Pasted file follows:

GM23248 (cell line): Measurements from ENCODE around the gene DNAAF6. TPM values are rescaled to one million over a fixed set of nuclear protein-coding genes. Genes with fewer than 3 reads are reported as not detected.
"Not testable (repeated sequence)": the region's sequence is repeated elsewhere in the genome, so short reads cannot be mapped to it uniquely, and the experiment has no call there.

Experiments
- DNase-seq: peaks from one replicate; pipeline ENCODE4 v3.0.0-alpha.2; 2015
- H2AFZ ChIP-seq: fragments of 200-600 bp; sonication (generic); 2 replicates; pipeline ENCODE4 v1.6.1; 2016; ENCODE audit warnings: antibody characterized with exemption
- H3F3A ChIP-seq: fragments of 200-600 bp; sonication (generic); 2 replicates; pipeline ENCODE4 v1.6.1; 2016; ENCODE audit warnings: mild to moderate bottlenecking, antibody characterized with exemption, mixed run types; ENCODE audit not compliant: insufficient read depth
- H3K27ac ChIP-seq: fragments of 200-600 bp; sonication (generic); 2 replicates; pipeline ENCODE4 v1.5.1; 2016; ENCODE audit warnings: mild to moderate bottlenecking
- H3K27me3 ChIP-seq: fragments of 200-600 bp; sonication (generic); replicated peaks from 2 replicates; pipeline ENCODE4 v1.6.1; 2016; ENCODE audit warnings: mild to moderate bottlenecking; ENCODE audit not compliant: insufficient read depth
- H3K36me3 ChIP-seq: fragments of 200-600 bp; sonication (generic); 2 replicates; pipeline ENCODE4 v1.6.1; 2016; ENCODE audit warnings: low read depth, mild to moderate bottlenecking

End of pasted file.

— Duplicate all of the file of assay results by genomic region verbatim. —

GM23248 (cell line): Measurements from ENCODE around the gene DNAAF6. TPM values are rescaled to one million over a fixed set of nuclear protein-coding genes. Genes with fewer than 3 reads are reported as not detected.
"Not testable (repeated sequence)": the region's sequence is repeated elsewhere in the genome, so short reads cannot be mapped to it uniquely, and the experiment has no call there.

Experiments
- DNase-seq: peaks from one replicate; pipeline ENCODE4 v3.0.0-alpha.2; 2015
- H2AFZ ChIP-seq: fragments of 200-600 bp; sonication (generic); 2 replicates; pipeline ENCODE4 v1.6.1; 2016; ENCODE audit warnings: antibody characterized with exemption
- H3F3A ChIP-seq: fragments of 200-600 bp; sonication (generic); 2 replicates; pipeline ENCODE4 v1.6.1; 2016; ENCODE audit warnings: mild to moderate bottlenecking, antibody characterized with exemption, mixed run types; ENCODE audit not compliant: insufficient read depth
- H3K27ac ChIP-seq: fragments of 200-600 bp; sonication (generic); 2 replicates; pipeline ENCODE4 v1.5.1; 2016; ENCODE audit warnings: mild to moderate bottlenecking
- H3K27me3 ChIP-seq: fragments of 200-600 bp; sonication (generic); replicated peaks from 2 replicates; pipeline ENCODE4 v1.6.1; 2016; ENCODE audit warnings: mild to moderate bottlenecking; ENCODE audit not compliant: insufficient read depth
- H3K36me3 ChIP-seq: fragments of 200-600 bp; sonication (generic); 2 replicates; pipeline ENCODE4 v1.6.1; 2016; ENCODE audit warnings: low read depth, mild to moderate bottlenecking